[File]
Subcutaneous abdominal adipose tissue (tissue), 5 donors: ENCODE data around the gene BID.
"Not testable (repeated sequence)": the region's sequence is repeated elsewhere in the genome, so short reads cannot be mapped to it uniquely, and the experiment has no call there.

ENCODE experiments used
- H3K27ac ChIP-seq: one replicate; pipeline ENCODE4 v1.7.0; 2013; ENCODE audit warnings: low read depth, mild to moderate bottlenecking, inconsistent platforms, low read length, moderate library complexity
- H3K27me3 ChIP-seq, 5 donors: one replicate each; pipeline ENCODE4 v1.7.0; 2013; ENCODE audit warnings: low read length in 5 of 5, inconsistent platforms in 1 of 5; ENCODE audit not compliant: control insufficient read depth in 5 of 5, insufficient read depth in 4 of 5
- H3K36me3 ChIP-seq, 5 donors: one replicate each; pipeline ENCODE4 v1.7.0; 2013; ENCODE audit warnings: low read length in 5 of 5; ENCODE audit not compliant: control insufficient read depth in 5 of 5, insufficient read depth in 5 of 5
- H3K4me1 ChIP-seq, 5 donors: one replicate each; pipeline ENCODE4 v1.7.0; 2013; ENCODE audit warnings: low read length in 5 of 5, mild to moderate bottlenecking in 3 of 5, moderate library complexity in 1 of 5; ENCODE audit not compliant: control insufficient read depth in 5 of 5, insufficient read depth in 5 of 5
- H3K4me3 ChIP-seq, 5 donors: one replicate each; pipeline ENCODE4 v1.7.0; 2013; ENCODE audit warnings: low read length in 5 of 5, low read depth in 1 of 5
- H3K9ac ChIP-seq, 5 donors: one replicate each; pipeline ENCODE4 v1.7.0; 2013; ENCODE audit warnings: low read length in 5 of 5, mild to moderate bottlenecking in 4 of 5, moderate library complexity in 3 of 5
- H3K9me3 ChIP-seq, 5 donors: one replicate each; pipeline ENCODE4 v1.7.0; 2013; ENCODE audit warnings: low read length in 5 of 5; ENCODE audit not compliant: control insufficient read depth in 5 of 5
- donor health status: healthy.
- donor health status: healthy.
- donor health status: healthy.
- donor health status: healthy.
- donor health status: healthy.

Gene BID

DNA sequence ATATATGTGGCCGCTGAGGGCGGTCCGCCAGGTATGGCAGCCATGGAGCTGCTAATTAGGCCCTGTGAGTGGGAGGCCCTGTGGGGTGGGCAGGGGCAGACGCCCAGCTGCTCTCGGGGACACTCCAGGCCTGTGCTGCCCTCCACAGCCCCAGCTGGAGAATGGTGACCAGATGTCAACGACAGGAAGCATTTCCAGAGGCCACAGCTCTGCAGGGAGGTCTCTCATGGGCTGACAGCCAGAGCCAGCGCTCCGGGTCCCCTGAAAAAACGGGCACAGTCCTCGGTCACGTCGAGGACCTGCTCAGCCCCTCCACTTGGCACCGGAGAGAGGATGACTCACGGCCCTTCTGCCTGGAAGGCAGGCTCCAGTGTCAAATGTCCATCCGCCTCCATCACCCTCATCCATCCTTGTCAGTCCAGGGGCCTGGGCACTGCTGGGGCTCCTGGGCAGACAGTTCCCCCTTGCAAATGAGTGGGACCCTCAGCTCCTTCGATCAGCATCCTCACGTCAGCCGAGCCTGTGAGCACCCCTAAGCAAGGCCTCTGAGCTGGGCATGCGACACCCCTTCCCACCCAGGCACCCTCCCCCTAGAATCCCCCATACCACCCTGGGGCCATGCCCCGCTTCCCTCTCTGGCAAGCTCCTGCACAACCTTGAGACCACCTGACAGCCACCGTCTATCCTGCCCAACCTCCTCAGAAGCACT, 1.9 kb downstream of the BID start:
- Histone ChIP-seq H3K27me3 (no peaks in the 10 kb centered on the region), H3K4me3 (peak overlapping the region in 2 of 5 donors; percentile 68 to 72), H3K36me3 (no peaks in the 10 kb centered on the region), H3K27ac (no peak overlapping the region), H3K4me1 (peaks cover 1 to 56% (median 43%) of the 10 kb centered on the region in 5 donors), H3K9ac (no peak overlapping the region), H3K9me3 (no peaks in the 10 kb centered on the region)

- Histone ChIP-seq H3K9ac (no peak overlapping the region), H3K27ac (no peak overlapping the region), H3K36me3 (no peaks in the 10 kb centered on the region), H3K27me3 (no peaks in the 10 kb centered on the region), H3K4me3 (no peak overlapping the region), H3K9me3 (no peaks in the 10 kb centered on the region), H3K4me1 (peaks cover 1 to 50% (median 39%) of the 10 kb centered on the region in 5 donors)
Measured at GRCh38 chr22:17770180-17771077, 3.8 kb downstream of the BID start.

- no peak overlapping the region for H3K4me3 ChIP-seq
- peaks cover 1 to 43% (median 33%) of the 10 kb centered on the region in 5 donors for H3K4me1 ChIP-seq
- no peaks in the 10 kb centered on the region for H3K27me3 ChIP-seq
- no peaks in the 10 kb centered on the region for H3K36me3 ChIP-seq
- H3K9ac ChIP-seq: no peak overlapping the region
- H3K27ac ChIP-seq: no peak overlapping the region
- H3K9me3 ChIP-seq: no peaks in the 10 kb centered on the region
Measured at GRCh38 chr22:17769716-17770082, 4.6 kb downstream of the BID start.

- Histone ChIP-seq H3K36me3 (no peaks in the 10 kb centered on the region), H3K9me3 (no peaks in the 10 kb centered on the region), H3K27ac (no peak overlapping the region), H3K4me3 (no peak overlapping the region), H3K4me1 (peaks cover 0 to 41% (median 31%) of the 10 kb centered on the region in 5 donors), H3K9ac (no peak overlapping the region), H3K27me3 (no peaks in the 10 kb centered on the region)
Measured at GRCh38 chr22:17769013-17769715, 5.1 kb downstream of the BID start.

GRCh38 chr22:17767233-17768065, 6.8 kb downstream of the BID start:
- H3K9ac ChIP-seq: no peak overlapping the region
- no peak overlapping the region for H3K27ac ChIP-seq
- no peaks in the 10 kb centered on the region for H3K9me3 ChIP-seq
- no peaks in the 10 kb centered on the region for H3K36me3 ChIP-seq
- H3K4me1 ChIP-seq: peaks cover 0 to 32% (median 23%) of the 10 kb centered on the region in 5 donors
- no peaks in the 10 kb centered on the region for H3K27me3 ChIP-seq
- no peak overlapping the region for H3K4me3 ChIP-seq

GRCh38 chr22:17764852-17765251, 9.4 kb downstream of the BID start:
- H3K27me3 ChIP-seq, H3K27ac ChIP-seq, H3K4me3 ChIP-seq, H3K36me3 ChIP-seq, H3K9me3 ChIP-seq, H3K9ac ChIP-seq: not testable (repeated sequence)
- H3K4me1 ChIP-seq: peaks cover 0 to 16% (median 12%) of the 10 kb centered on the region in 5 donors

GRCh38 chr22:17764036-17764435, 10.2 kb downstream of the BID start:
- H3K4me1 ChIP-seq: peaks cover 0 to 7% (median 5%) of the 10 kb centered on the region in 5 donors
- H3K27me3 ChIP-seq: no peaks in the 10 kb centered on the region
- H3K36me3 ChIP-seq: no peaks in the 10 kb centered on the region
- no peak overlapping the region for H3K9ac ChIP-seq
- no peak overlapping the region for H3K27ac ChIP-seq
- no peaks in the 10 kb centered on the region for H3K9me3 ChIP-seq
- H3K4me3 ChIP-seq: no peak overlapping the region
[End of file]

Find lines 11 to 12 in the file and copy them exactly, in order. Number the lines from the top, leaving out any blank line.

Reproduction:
- donor health status: healthy.
- donor health status: healthy.